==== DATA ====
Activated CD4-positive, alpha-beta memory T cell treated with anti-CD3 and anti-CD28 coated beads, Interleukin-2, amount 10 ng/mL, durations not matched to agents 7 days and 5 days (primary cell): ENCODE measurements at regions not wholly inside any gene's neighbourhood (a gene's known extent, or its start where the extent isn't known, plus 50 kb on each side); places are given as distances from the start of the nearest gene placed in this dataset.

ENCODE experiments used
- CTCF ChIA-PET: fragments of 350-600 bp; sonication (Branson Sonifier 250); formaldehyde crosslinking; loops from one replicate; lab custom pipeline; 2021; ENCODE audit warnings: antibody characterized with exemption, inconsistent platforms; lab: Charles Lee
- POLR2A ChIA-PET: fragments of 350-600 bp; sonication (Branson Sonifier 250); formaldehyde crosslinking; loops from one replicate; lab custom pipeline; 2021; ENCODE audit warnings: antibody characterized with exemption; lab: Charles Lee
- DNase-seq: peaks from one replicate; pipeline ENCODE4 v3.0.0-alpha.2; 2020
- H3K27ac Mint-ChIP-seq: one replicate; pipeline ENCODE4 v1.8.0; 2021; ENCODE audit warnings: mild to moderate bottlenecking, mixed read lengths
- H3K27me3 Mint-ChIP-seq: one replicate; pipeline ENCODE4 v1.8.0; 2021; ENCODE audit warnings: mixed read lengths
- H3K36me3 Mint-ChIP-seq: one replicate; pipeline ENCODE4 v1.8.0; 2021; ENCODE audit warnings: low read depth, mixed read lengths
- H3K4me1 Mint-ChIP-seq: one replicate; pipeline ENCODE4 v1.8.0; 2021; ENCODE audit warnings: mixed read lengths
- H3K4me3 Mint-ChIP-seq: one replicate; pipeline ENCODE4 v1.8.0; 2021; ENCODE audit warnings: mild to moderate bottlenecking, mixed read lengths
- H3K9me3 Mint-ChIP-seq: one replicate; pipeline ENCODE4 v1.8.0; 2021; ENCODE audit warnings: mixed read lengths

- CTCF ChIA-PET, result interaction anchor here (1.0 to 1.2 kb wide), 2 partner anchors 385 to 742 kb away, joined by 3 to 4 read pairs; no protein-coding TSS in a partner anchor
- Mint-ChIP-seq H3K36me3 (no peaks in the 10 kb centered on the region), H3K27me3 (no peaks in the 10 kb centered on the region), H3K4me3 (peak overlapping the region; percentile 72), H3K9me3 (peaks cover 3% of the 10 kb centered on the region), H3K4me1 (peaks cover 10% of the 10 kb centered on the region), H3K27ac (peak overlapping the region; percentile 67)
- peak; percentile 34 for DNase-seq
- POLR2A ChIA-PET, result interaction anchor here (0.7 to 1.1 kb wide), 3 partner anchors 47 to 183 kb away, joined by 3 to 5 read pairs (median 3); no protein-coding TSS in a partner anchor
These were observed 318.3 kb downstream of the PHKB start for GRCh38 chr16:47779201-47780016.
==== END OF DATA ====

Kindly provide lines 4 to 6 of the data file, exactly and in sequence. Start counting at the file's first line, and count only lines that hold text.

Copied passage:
- POLR2A ChIA-PET: fragments of 350-600 bp; sonication (Branson Sonifier 250); formaldehyde crosslinking; loops from one replicate; lab custom pipeline; 2021; ENCODE audit warnings: antibody characterized with exemption; lab: Charles Lee
- DNase-seq: peaks from one replicate; pipeline ENCODE4 v3.0.0-alpha.2; 2020
- H3K27ac Mint-ChIP-seq: one replicate; pipeline ENCODE4 v1.8.0; 2021; ENCODE audit warnings: mild to moderate bottlenecking, mixed read lengths